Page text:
L, M, N, are probably not going to get me noticed in search engines. O Well.

When my computer crashed, I missed the weeks of L, M, N in our A to Z blog hop. Horrors! And now it’s already time for the letter O! So here goes. L is for lazy. I had a very lazy Christmas holiday. I slept tons. I mean, I never knew it was humanly possible to sleep as much as I did and still be alive and breathing. If there’s such a thing as Christmas Coma, I invented it. I was utterly and completely exhausted. For this reason, I’m sure God had a plan for my computer crashing and burning. And I’m grateful. My life is a steamroller of expectations and responsibilities. It’s something I’m working on changing. M is for movies. I was going to watch a bunch of them over the holiday, but L for Lazy interfered with that. N is for noshing: I did far too much of that this holiday and while I don’t really know how much weight I gained, I know that I did gain a few pounds simply because of the way my clothes feel. (The scale is broken. And I hear you laughing. No, I didn’t break it. “Not me” broke it. “Not me” also starts with the letter N.) Now my stomach feels all rumbly and icky and while I promised to detox from sugar after the holidays were over, I’ve yet to make the complete and final leap. (See letter L.) Finally we come to this week, which is brought to you by the letter O. O is for “O Well.” I’ve been using this phrase a lot lately. Living three weeks without a computer taught me a few things about submitting my day to the Lord and going with the flow. Admittedly, I have had more opportunities to learn how to go with the flow as the mother of twins with autism and the caregiver of a mother-in-law with Alzheimer’s. (Did I forget to mention the son with bipolar and the husband with ADD?)  Going with the flow should have been something I mastered long, long ago. But there’s still that rebel inside of me that wants what I want when I want, how I want. There’s that ornery little imp that kicks and screams and throws a fit if things don’t go her way. Instead of throwing up her arms and saying, “O well, that must mean God wants me to _________.” She stomps her foot and says, “Fine. Then I’m going to play 55,000+ games of Words with Friends and pin 783,278+ pins on Pinterest via my phone.” O Well would lead me down the path the Lord has lit for me to walk. As in,...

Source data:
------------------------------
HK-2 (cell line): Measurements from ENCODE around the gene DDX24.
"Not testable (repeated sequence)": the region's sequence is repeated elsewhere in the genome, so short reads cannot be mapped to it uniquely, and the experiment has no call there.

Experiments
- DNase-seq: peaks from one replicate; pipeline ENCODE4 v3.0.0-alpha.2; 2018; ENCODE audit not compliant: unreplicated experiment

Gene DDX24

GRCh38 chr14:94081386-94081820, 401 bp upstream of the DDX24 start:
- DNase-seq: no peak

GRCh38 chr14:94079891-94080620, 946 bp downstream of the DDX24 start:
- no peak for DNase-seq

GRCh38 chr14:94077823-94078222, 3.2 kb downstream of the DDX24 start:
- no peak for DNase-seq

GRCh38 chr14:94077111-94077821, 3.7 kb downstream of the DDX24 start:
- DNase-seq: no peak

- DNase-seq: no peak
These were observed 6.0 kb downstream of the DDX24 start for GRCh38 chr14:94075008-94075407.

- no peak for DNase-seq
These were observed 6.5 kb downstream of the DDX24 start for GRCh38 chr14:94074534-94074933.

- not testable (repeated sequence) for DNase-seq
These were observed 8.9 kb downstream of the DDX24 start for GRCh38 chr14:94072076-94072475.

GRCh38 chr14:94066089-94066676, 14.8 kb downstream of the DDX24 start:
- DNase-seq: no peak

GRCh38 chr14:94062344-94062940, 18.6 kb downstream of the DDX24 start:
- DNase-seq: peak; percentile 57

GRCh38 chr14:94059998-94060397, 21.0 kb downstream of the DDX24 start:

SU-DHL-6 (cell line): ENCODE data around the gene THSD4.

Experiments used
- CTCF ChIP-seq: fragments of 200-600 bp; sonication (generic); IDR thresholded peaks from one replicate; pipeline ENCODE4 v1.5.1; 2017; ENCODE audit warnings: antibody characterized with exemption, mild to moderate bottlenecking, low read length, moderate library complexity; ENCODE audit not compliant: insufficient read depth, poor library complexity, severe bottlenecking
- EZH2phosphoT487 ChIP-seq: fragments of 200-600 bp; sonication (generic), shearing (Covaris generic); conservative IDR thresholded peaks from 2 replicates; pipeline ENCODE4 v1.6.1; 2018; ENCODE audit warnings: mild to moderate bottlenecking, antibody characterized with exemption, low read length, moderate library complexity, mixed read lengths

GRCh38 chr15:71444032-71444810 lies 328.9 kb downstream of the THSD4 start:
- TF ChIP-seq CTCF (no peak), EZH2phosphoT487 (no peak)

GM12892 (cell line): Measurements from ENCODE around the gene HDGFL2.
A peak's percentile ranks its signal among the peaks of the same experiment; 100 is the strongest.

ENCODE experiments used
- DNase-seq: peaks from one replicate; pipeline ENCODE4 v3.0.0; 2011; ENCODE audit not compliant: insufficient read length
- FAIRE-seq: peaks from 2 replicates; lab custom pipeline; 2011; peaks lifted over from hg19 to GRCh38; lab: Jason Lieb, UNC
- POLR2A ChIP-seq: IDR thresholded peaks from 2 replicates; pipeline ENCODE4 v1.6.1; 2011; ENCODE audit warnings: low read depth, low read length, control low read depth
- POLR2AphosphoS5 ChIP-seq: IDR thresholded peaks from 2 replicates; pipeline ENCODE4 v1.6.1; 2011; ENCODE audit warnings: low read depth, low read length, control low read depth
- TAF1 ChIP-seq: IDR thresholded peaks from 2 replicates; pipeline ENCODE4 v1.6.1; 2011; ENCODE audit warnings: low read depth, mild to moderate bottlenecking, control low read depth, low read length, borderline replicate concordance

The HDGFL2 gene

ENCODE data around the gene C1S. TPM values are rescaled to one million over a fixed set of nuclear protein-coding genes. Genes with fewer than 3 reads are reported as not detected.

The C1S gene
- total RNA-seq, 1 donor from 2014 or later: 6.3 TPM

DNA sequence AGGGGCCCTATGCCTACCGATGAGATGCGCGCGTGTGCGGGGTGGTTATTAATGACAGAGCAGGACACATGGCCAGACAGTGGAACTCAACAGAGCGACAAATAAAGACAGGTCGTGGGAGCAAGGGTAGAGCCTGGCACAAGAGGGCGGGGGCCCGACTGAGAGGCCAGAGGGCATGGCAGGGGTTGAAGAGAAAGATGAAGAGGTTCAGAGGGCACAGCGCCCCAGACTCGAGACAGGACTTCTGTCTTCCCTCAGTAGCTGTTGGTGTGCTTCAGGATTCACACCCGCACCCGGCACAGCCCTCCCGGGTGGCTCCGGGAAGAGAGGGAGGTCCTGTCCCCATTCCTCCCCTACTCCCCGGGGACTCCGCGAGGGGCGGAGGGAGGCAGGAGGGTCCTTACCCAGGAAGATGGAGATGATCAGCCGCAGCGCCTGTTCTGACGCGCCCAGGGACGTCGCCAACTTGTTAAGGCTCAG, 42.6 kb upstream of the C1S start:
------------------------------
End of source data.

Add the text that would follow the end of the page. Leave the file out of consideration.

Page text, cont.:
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My response to the Noah movie :::eyeroll:::

I love the story of Noah in Genesis. I love it so much that I named a son for Mr. Noah. I also wrote a chapter about Noah in a compilation entitled, What Really Happened in Ancient Times. I know a little about the guy. So, when the movie, Noah, came out, I thought it would be great to go see it. I didn’t expect it to be accurate. Hollywood rarely gets it right (if ever). I did, however expect to be entertained. I wasn’t. In fact, not only did the film get the story completely wrong (no exaggeration) it was also boring and ridiculous. I expected it to be at least a little bit believable. But instead of a Biblical epic, I thought I’d dropped into some sort of Transformers movie. I wanted to walk out, but I also wanted to write this review, so I stayed. I couldn’t believe how bad the script was. The writers’ determination to avoid Biblical accuracy resulted in a script so ludicrous it bordered on comedy. My husband and I have never rolled our eyes as much as we did while viewing this movie, and we’ve been married over 32 years. Whenever the characters on the screen spewed some absurd philosophical line, my husband invented fictional scripture references and whispered them into my ear. “That’s from the first book of Gopher Wood chapter one verse 13.” Here are just a few of my issues with this movie. It misleads people and confuses their theology. Seriously, I’ve been in Christian Education for more than 30 years. I’ve heard it all. I’ve met people who thought they would become angels when they get to heaven and children who don’t have any idea who Jesus is. They’ve never heard the Christmas story.  Believe it or not, there are children growing up in rural America who know nothing about Him. If they watch this movie they will be terribly confused for reasons I’ll discuss below. The filmmakers went beyond artistic license by contradicting the Bible and depicting the fallen angels as “good” and Noah as an evil, murdering madman intent on slaughtering his grandchildren. The Bible tells us in Genesis that Noah walked with God. In Ezekiel he’s described as righteous. Peter wrote that he was a preacher of righteousness. Hebrews 11:7 says, “By faith Noah, being divinely warned of things not yet seen, moved with godly fear, prepared an ark for the saving of his household, by which he condemned the world and became heir of the righteousness which is according to faith” God is depicted as vicious and cruel. If a child or non-Christian sees this film, why would they ever want to know more...